But it wasn't until March that UB acknowledged the allegations in a statement, wherein it said it had launched an independent investigation, which found that the statistics of "NioNio," the user in question, "were indeed unusual."

Two months later, Tokwiro announced that the investigators, Gaming Associates, had discovered that a number of player accounts were tied to multiple user names, including "NioNio," and that the users had access to players' hole cards between March 7, 2006 and Dec. 3, 2007.

The user names were linked to individuals who worked for previous owners of UB, the company said, adding that the usernames had been flushed out and technology was being implemented to prevent the cheating from happening again. Player refunds were to begin immediately.

At the time, however, Tokwiro said only six player accounts had been used to create 18 user names. But in July, the company said it had uncovered an additional 17 user names and learned that the cheating had actually begun in January 2005, "long before Tokwiro Enterprises ENRG acquired Ultimate Bet from the previous ownership."

By the end of July, the company said a total of 19 accounts and 88 user names had been discovered in the scheme but that no one currently associated with the company was involved in the cheating.

In the same month, through investigative work of Mr. Arem -- who had helped lead the previous unofficial investigation into AP -- it was discovered that at least three of the superuser accounts were directly connected to Russ Hamilton, the World Series of Poker winner and former owner of UB.

The accusations of Mr. Hamilton's involvement have not been addressed directly by Tokwiro, and the KGC has chosen to keep any comments on Mr. Hamilton's alleged involvement out of the press, according to Chuck Barnett, a member of the board of supervisors for Mohawk Internet Technologies who, at times, liaises with the press on behalf of the KGC.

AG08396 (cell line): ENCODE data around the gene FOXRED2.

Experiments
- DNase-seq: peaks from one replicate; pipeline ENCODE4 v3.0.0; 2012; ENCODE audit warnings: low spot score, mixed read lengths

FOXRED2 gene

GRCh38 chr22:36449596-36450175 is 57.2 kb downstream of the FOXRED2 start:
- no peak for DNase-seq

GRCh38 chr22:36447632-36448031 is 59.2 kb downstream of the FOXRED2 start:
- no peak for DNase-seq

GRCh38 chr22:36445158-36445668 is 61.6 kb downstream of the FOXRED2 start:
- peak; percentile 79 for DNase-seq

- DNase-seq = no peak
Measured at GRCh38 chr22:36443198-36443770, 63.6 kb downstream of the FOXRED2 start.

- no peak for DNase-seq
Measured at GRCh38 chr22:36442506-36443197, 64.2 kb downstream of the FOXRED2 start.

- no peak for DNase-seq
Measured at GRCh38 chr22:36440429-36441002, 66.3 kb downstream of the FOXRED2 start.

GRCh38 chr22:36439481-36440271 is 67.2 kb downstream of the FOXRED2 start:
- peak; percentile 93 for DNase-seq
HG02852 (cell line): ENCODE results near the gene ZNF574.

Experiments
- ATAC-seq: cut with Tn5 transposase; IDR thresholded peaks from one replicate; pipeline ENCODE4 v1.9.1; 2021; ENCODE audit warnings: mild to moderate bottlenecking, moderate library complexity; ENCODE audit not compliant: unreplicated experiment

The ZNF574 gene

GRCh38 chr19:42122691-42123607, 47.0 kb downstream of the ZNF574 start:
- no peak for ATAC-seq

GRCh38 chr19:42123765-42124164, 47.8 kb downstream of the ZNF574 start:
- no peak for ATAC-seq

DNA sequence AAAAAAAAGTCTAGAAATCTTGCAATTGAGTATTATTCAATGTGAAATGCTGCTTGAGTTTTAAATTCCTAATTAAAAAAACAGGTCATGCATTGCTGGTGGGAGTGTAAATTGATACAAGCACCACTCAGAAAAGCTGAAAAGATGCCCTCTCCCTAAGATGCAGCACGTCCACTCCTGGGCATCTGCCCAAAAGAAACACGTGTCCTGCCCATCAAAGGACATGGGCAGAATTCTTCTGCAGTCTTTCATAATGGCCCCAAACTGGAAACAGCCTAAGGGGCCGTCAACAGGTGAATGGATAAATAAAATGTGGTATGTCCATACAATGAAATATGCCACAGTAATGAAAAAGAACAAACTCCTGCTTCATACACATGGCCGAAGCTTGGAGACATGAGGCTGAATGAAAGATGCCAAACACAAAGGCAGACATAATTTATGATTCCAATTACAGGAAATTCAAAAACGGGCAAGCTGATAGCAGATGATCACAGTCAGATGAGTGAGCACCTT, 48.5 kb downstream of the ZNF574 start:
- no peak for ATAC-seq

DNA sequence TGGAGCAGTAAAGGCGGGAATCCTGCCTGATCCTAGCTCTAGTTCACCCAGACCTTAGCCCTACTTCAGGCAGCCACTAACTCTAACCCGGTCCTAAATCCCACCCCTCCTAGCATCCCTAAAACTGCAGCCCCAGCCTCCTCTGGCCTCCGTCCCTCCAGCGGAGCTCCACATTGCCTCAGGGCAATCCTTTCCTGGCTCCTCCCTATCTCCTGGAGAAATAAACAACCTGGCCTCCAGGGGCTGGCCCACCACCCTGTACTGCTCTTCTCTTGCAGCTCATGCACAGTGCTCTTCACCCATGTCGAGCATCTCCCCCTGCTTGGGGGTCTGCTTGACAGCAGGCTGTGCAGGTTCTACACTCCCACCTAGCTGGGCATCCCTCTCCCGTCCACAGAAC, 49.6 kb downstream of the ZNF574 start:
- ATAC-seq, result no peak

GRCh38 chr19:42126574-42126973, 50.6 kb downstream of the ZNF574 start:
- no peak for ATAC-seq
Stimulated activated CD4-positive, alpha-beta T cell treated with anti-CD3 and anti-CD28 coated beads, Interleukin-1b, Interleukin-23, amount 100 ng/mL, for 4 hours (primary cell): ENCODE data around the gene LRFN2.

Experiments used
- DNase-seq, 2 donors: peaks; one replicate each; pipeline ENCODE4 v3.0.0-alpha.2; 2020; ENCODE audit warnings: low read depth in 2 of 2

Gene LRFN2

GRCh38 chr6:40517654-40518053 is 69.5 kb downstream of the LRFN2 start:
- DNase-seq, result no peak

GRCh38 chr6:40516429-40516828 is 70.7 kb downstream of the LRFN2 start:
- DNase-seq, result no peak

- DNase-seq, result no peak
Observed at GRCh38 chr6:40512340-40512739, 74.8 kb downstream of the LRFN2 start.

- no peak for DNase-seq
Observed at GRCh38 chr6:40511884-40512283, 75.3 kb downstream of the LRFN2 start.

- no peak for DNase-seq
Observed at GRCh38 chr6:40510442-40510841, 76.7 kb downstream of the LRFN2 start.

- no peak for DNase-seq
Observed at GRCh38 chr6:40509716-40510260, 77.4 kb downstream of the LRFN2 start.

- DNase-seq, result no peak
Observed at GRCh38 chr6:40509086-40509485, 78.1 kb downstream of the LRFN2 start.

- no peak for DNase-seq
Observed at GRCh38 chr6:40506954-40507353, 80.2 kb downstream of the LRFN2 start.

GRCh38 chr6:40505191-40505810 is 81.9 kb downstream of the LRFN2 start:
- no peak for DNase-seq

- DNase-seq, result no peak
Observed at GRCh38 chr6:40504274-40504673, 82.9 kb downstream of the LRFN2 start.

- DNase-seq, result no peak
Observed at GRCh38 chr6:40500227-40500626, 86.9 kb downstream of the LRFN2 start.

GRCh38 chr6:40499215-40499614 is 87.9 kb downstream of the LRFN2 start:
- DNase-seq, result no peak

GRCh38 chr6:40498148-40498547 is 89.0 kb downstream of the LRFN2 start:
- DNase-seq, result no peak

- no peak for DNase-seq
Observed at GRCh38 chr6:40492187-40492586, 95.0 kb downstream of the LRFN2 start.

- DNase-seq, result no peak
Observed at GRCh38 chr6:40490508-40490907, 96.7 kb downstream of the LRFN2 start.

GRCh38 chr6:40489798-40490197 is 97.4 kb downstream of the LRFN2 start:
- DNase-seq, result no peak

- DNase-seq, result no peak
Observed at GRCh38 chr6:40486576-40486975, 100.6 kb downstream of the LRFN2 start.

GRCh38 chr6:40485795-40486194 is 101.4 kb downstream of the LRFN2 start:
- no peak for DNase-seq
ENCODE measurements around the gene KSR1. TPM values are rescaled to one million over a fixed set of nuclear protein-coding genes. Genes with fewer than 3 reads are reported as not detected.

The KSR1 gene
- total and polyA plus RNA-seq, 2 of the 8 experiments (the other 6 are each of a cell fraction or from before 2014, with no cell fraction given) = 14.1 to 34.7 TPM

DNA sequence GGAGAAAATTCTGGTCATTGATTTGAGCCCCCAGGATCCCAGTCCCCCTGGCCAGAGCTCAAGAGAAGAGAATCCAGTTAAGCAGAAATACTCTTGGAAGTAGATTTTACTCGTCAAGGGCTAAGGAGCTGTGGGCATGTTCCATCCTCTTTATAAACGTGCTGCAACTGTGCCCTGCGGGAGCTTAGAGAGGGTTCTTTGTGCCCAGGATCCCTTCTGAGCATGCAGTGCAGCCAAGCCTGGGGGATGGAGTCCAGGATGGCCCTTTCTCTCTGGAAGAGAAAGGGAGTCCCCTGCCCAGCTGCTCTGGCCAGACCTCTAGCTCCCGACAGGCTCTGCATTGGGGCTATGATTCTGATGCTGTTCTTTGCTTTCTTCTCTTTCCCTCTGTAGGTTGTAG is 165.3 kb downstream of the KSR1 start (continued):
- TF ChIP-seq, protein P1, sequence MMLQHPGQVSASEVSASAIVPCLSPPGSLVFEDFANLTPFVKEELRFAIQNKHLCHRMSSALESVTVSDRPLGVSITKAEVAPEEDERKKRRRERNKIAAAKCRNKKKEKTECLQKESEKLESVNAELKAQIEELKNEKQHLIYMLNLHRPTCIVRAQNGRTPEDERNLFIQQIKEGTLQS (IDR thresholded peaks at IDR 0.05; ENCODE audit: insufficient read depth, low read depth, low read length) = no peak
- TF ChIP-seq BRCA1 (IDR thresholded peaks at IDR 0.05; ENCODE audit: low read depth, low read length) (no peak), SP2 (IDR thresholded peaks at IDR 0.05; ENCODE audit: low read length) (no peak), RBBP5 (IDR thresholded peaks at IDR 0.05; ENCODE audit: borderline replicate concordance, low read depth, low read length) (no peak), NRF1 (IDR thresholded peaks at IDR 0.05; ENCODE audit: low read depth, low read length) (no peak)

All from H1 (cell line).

In a prepared statement on July 28, 2008, the KGC said it had appointed Frank Catania Sr., president of Catania Gaming Consultants and former director of the New Jersey Division of Gaming Enforcement, to conduct a full investigation of the companies and the circumstances surrounding cheating scandals at Absolute and Ultimate Bet.

The statement made no mention of the fact that Mr. Catania in 1999 was instrumental in assisting the Mohawks of the Kahnawake Territory write regulations for Internet gaming, but Mr. Barnett told IGN that the commission has never been secretive about its relationship with Mr. Catania.

He added that Mr. Catania has led several similar investigations.

Mr. Catania agreed with IGN’s assessment, however, that use of the word "independent" was not exactly accurate.

"I don't think the word 'independent' is really that good," Mr. Catania said in July. "I'm an agent of the Kahnawake Gaming Commission. I'm the one that's going in there and looking at this in-depth. I'm the one that's going to make recommendations to the commission and the commission will then decide whether or not they want to take those recommendations."

The report, expected soon, will cover both the AP and UB scandals. For both companies, Mr. Catania was given access to all employees, past and present, subcontractors and records necessary for the investigation.

The KGC has said it is exploring its legal options in this matter, but the question remains as to where prosecutions would take place, if it came to that, because the matters in question transpired across multiple jurisdictions.

So far, the only legal remedy being pursued was reported last week by MSNBC's Michael Brunker, who said that Blast-Off Ltd., a Malta company that has partial ownership in UB, has filed a $75 million lawsuit against Excapsa Software Inc., which owned UB until Sept. 2006.

Blast-Off and Excapsa are just two companies in the labyrinthine lineage of UB owners, which also includes ieLogic, which developed software for the site, and eWorld Holdings Ltd. of Antigua.

Between July 29 and Sept. 3, IGN communicated with Anna Molley of Tokwiro to arrange an interview with Paul Leggett, its chief operating officer. After sending Ms. Molley a copy of this article for purposes of fact checking, e-mail communication ceased.

Ms. Molley later told MSNBC, however, that Mr. Leggett had stopped giving interviews at the request of the KGC until the audit was completed.

IGN has also made repeated but unsuccessful attempts since the AP scandal first broke to reach Gaming Associates.

Muddy Waters is republished from iGamingNews.com.
Emily D. Swoboda
Emily D. Swoboda